• “Educate high profile influencers on best practices”               

  • “Create fake website to issue counter narrative”

Subscribers to Public can read the rest here...

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Meanwhile, Taibbi wrote this earlier today: "Information Warfare" Comes Home

In March of 2022, shortly after Russia invaded Ukraine, the New York Times published a curious story titled “Fact and Mythmaking Blend in Ukraine’s Information War.” It seemed much-hyped episodes celebrating Ukrainian mettle on the battlefield, like the exploits of the “Ghost of Kiev” ace pilot, “may be a myth,” as the Times put it euphemistically. The paper noted with seeming approval that platforms like Twitter chose not to remove that and other tales that turned out to be not-exactly-true, like the famed “Go Fuck Yourself” send-off of Ukrainian soldiers who reportedly chose to die rather than surrender to Russians on Snake Island.

Who cared if that story sounded just a tad too much like an R-rated version of General Anthony McAuliffe’s “Nuts” reply to Nazis demanding American surrender at Bastogne? What if that was the point, the paper wondered?

“Why can’t we just let people believe some things?” the Times quoted one “Twitter user” as saying. “If the Russians believe it, it brings fear. If the Ukrainians believe it, it gives them hope.” The sentiment was expressed in plainer terms later in the article by former Facebook executive Alex Stamos, head of the Stanford Internet Observatory, which piloted the controversial Election Integrity Partnership social-media-monitoring project:

In exercising discretion over how unverified or false content is moderated, social media companies have decided to “pick a side,” said Alex Stamos, the director of the Stanford Internet Observatory and a former head of security at Facebook.

The theme of the U.S. and its allies not only engaging in informational fakery but boasting about deceptions in public has been a constant since Russia’s invasion. NBC for instance did a story — before you check, yes, it was written by Ken Dilanian, lol — celebrating the Biden administration’s decision to “break with the past” and release “classified” intelligence even if it “wasn’t rock solid.” An example was an announcement that the Russians were considering the use of chemical weapons.

That American officials engage in public deception is no surprise to anyone who remembers the runup to the Iraq War. Still, the eagerness of officials to admit this on TV, or in papers like the Times, and even embrace goofball terms like “false flag,” is a new development.

It’s becoming clear that deploying fake news themes as “information warfare” is a tactic American government agencies are bringing home. Last week, in a story that first broke on Public, Michael Shellenberger, Alexandra Gutentag, and myself began publishing documents provided by a whistleblower about a group called the Cyber Threat Intelligence or (CTI) League, CTIL for short. CTIL, a supposed volunteer organization named as partner in April of 2020 by Cybersecurity and Infrastructure Security Agency chief Chris Krebs, ostensibly had a narrow focus on Covid-19 “misinformation.” But the whistleblower’s documents revealed something far more ambitious, and unnerving.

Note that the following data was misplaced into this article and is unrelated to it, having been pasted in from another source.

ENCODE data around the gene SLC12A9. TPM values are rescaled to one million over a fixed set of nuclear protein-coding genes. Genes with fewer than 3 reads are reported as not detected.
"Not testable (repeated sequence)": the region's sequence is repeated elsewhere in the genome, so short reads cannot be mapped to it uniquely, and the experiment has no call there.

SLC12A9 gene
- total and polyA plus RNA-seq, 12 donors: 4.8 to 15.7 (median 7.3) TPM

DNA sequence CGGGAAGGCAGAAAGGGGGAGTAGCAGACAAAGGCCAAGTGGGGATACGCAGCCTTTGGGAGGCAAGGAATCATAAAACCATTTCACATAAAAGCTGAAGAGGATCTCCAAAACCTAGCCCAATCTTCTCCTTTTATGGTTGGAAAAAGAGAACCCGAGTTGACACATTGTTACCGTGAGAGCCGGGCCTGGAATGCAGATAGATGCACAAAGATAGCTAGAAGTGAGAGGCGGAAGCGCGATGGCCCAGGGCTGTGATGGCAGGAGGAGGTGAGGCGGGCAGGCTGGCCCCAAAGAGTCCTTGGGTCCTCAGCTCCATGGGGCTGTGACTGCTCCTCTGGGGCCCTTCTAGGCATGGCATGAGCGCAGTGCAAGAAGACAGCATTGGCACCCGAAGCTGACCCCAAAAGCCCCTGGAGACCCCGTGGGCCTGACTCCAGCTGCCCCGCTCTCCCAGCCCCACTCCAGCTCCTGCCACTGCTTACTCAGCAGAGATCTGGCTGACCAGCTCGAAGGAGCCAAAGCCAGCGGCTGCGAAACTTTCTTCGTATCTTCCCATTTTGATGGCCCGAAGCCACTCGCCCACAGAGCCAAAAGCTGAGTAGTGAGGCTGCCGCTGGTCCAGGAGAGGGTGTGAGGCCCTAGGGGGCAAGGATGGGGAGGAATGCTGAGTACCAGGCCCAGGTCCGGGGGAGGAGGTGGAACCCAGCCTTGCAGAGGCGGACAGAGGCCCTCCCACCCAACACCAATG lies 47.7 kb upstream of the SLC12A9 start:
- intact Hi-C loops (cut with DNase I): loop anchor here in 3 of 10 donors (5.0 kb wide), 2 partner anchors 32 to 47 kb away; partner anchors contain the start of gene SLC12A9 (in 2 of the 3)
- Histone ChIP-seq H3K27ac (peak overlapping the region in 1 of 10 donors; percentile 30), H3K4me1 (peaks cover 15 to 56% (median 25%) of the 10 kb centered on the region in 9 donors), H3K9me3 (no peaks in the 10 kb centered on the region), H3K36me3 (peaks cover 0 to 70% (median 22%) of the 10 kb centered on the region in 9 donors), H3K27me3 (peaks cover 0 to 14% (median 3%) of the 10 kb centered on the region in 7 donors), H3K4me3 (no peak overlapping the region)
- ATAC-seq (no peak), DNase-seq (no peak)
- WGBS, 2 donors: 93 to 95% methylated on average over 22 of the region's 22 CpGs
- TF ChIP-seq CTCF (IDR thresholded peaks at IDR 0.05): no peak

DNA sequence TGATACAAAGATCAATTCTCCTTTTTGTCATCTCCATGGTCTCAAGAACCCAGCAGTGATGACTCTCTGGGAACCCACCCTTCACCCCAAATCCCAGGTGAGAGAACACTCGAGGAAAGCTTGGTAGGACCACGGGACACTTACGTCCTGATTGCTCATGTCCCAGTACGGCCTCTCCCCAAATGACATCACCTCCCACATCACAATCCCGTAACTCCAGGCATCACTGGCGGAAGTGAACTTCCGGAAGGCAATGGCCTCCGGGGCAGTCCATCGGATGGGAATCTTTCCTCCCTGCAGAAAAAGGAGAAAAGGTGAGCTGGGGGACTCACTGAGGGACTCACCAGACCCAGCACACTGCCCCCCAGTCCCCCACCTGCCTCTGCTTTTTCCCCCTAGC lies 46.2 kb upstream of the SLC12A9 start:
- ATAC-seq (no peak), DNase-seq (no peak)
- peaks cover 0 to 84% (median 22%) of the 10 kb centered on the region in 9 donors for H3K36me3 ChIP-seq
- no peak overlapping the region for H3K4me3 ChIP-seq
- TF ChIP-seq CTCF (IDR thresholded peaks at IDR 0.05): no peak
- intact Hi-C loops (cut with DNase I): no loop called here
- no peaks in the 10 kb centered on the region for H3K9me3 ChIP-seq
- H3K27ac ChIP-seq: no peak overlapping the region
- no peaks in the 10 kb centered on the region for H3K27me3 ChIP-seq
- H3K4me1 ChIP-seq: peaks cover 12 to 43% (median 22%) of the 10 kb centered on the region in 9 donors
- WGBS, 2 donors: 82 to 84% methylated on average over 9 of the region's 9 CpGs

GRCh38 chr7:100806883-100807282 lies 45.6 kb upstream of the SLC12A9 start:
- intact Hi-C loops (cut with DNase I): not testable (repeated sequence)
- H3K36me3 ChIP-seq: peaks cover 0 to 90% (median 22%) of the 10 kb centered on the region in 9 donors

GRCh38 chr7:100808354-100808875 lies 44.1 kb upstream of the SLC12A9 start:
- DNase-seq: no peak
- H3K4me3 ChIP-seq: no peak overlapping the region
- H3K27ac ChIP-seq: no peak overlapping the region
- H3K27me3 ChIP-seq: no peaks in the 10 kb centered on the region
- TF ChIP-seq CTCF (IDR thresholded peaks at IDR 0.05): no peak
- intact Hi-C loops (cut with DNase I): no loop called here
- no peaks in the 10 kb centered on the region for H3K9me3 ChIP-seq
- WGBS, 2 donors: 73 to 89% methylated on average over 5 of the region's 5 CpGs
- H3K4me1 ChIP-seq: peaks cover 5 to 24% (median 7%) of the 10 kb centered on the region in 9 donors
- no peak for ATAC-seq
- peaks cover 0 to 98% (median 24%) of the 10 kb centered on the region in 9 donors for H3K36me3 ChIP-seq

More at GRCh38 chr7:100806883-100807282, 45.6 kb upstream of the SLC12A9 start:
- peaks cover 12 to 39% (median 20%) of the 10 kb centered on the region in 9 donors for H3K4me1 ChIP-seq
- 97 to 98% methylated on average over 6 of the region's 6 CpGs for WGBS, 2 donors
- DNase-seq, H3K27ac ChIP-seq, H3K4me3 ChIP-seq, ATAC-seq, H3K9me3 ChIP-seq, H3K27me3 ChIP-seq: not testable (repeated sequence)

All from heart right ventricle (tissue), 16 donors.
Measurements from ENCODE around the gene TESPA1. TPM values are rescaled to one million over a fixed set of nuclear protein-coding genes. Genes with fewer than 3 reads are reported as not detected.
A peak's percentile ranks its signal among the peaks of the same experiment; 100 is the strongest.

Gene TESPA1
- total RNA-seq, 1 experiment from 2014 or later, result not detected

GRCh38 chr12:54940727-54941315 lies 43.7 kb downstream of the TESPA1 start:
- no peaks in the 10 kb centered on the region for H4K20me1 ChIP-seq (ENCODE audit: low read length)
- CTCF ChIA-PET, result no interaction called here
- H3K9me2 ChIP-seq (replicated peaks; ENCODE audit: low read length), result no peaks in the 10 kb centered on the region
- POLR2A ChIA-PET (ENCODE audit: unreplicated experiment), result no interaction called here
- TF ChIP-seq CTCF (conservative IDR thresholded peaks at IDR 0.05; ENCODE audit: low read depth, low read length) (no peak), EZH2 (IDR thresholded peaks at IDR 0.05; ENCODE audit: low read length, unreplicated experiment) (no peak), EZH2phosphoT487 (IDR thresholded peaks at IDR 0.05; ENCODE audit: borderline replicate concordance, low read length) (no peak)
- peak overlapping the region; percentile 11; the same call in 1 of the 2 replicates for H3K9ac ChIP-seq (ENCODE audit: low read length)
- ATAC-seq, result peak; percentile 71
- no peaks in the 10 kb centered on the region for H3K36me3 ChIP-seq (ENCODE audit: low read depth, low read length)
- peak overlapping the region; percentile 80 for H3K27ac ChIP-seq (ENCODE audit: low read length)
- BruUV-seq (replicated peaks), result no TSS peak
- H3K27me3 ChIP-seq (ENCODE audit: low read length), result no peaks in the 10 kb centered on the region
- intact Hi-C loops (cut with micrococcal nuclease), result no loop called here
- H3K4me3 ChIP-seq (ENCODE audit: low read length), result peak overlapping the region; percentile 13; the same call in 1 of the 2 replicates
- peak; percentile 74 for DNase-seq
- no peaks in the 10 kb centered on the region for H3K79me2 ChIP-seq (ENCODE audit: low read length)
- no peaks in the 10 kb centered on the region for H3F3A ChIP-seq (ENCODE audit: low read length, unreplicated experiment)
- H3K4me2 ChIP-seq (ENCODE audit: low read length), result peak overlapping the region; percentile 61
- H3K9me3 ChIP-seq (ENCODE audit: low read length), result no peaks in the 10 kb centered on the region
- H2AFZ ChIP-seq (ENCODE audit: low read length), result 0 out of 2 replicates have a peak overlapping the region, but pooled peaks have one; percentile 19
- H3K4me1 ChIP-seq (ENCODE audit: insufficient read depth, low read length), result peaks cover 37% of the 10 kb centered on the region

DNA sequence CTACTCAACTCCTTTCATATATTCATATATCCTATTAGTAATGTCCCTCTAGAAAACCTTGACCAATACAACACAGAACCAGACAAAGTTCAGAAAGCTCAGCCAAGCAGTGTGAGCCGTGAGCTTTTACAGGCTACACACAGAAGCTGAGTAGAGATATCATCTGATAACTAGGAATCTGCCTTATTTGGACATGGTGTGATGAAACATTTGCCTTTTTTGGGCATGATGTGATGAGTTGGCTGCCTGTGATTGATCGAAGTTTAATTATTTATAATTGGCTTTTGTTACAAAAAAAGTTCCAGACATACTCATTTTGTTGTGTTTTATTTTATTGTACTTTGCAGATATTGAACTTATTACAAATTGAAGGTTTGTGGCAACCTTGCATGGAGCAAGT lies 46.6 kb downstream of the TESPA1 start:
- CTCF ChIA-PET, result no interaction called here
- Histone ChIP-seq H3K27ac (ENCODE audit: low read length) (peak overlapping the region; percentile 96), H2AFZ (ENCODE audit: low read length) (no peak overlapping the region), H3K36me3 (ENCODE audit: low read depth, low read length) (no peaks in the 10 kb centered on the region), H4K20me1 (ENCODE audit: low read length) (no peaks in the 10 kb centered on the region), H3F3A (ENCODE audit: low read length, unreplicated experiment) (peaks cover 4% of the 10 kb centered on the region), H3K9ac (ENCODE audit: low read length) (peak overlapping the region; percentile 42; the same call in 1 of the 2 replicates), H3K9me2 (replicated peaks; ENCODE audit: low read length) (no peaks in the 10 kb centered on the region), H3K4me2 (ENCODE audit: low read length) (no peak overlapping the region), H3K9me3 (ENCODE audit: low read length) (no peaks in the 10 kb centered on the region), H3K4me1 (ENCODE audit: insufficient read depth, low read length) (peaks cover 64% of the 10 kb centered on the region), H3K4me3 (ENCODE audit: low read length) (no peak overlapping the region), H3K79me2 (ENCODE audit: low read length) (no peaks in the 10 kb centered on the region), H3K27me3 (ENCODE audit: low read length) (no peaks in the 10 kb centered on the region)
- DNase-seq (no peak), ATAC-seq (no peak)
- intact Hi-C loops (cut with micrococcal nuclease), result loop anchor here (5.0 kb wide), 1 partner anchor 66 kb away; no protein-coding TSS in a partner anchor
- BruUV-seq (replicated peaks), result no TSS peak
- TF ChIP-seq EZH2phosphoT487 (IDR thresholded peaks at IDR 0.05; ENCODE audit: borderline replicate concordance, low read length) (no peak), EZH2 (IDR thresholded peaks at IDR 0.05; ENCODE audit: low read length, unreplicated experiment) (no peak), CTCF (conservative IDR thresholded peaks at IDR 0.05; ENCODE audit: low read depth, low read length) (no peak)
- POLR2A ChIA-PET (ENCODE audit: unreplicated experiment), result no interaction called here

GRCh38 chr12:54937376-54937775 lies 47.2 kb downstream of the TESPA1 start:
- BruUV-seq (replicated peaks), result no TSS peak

It was obvious right away that the #CTIFiles Michael and I testified about before congress last week were newsworthy, quickly filling gaps in the public’s understanding of the mechanics of state-aided censorship programs. However, as was the case with the Twitter Files, more troubling themes have emerged as we’ve had more time to read through the material. In a piece published on Public yesterday, for instance, Alex detailed the myriad guidelines in the #CTIFiles for “offensive” information operations.

These include discrediting techniques, use of sock-puppet accounts for trolling and surveillance purposes, strategies to divide groups via infiltration, and a long list of tradecraft lunacies called “counter” actions described taxonomically in the AMITT framework pushed by CTI figures like British data scientist Sarah-Jayne Terp and Special Operations Command “technologist” Pablo Breuer.

The punch line of the upcoming #CTIFiles #4 thread is that these documents don’t merely offer instructions in the use of sockpuppets and small-scale trolling operations. They show a through-line to the much larger frauds that spread like wildfire in the legacy news landscape between 2016 and the present, chief among them the Hamilton 68 scam exposed in the Twitter Files.

Subscribers to Racket News can read the rest here...